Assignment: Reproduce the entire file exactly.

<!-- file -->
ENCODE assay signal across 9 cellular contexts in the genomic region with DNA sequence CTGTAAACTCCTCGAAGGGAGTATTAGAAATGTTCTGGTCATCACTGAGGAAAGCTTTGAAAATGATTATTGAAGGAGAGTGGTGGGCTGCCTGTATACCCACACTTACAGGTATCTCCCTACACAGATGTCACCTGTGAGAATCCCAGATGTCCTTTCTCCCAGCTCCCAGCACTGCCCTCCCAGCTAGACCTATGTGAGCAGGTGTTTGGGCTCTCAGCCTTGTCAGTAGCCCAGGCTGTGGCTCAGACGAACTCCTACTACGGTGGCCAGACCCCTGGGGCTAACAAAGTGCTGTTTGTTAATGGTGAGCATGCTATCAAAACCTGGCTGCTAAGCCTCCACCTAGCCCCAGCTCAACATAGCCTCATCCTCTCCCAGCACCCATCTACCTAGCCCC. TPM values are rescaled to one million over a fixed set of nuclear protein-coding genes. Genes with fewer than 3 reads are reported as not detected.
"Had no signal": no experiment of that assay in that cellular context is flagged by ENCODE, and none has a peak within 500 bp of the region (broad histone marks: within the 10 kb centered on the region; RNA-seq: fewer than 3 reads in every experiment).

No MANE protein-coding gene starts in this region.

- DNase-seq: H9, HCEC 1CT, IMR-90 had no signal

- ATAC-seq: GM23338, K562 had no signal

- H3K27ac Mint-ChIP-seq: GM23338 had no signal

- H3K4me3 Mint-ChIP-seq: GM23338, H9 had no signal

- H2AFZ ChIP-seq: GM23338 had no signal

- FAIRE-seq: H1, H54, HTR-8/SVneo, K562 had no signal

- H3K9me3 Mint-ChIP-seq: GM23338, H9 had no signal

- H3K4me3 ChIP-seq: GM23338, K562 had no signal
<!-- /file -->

ENCODE assay signal across 9 cellular contexts in the genomic region with DNA sequence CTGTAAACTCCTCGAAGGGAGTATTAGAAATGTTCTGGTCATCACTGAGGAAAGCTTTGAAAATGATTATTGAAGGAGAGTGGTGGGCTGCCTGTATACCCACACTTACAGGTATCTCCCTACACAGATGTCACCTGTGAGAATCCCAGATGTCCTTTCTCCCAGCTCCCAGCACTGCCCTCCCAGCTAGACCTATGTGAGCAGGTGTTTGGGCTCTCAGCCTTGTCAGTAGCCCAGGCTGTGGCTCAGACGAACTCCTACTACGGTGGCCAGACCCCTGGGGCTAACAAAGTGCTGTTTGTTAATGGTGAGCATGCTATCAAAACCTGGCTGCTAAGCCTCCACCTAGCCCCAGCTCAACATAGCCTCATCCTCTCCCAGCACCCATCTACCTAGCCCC. TPM values are rescaled to one million over a fixed set of nuclear protein-coding genes. Genes with fewer than 3 reads are reported as not detected.
"Had no signal": no experiment of that assay in that cellular context is flagged by ENCODE, and none has a peak within 500 bp of the region (broad histone marks: within the 10 kb centered on the region; RNA-seq: fewer than 3 reads in every experiment).

No MANE protein-coding gene starts in this region.

- DNase-seq: H9, HCEC 1CT, IMR-90 had no signal

- ATAC-seq: GM23338, K562 had no signal

- H3K27ac Mint-ChIP-seq: GM23338 had no signal

- H3K4me3 Mint-ChIP-seq: GM23338, H9 had no signal

- H2AFZ ChIP-seq: GM23338 had no signal

- FAIRE-seq: H1, H54, HTR-8/SVneo, K562 had no signal

- H3K9me3 Mint-ChIP-seq: GM23338, H9 had no signal

- H3K4me3 ChIP-seq: GM23338, K562 had no signal